Amudalat Ajasa

Washington, D.C.

Weather Reporter

Education: Hofstra University, BA in Journalism with Minors in Meteorology and Global Studies

Amudalat Ajasa is a weather and climate reporter for The Washington Post who covers extreme weather and its effects on communities. She has been at The Post since the summer of 2022. Ajasa came to The Post from the New York Times, where she was an Ida B. Wells Society fellow and aided ongoing investigations, gathered data and conducted surveys for its covid-19 tracking team. After her internship ended, she remained at the Times as a freelancer for its Metro investigations team, exploring the impacts of climate change on vulnerable populations in public housing. Before that, Ajasa was the le
Latest from Amudalat Ajasa

Frigid weather saps EV batteries. Here’s how to keep yours running.

There are a few reasons cold temperatures impact EVs. Here’s what to know and a few tips that may help.

January 19, 2024

‘Dangerously cold’ Chiefs-Dolphins game could be one for the NFL history books

An Arctic blast could put the Miami Dolphins at a disadvantage when they play the Chiefs in Kansas City on Saturday, when record low temperatures are forecast.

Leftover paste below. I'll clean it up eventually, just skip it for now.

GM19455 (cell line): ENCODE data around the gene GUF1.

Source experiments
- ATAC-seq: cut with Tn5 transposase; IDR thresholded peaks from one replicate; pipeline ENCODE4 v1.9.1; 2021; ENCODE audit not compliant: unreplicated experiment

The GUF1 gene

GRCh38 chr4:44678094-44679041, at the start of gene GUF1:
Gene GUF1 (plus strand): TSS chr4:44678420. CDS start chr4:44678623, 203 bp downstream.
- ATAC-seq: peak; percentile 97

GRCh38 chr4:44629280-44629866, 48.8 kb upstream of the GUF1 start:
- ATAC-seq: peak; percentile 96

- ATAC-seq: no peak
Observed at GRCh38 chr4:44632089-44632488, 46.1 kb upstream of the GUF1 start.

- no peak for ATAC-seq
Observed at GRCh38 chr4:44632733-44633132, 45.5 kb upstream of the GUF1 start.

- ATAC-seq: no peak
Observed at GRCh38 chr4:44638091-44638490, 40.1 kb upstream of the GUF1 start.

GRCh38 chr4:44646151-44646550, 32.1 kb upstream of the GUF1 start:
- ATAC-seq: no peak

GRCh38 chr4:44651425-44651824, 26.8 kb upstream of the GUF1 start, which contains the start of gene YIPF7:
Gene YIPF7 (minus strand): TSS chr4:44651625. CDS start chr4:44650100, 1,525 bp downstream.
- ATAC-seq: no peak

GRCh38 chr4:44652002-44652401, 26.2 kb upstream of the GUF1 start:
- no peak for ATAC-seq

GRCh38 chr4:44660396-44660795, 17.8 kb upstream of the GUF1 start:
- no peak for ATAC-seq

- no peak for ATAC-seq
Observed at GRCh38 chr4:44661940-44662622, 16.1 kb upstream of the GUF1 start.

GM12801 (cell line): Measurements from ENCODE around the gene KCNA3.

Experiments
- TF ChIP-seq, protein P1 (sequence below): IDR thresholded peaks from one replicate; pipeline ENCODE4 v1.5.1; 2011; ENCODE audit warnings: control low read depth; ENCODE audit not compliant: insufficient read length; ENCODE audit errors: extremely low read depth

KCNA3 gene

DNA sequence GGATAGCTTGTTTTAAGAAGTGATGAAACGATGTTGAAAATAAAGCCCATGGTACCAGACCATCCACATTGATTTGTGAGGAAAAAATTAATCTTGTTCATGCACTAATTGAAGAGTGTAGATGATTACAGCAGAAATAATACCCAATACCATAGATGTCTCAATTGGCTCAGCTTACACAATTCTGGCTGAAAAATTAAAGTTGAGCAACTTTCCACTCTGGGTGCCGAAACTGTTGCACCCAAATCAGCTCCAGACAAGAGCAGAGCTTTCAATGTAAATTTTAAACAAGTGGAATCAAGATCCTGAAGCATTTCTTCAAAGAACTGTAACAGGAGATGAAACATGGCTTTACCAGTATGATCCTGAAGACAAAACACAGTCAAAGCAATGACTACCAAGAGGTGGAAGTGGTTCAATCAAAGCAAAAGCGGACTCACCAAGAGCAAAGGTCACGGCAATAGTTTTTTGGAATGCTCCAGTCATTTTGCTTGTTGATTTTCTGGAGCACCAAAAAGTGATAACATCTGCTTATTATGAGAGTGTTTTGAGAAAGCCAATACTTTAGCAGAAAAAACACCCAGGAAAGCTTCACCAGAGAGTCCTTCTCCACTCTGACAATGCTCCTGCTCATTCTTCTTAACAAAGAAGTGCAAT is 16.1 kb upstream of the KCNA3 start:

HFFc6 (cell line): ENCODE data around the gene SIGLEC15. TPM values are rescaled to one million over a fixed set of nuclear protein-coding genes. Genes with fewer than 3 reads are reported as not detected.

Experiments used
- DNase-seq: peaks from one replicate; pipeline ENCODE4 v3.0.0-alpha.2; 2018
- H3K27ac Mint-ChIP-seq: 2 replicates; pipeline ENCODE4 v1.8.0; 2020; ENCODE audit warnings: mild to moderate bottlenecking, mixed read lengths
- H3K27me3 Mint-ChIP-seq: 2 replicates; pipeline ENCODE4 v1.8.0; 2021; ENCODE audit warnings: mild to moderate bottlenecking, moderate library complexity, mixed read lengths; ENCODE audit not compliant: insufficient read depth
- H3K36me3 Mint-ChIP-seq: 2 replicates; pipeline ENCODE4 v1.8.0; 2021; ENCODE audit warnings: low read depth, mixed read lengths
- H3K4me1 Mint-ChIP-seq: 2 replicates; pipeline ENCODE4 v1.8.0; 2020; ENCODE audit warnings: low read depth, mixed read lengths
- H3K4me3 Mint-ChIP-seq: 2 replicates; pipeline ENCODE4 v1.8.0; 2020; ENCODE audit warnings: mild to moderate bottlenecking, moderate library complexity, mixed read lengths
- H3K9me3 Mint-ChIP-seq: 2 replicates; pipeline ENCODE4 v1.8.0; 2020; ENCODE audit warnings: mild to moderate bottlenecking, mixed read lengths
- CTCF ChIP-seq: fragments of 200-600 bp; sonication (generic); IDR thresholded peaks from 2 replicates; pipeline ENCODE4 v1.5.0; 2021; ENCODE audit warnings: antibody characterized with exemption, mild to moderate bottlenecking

January 13, 2024

    Gulf Coast communities suffer from weak pollution regulation

    Gulf Coast residents experience negative health impacts from pollution issued from local refineries and plants.

    January 10, 2024

    Many on Gulf Coast say time is running out for EPA to act on toxic air

    The Biden administration vowed to protect Gulf Coast communities from dangerous pollution. But refineries continue to exceed safe levels.

    December 29, 2023

    What to know about the Geminids, the best meteor show of the year

    The Geminids meteor shower peaks in 2023 on the evening of Dec. 13 into Dec. 14 and can be seen for more than a week after that. Here’s what makes it so special.

    December 13, 2023

    How wildfires can spread cancer-causing chemicals

    Exposure to the carcinogenic form of a chemical element called hexavalent chromium during and after wildfires can increase risks of lung, sinus and nasal cavity cancers, the study said.

    December 12, 2023

    Why extreme weather is making sugar more expensive around the globe

    Sugar is the latest example of the ways El Niño and human-caused climate change have intensified weather extremes, which then affects goods people buy in markets.

    December 7, 2023

    A ‘megaberg’ three times the size of New York City is on the move

    The iceberg’s drift is at the mercy of the current.

    December 6, 2023

    What to know about end of daylight saving time before changing clocks

    Daylight saving time ends on Sunday, Nov. 5. Here’s what to know about the time change, which U.S. states will not be turning their clocks back and more.

    November 5, 2023

    Southern California’s Highland Fire forces thousands to evacuate

    Evacuation orders have gradually expanded as the fire spreads.

    October 31, 2023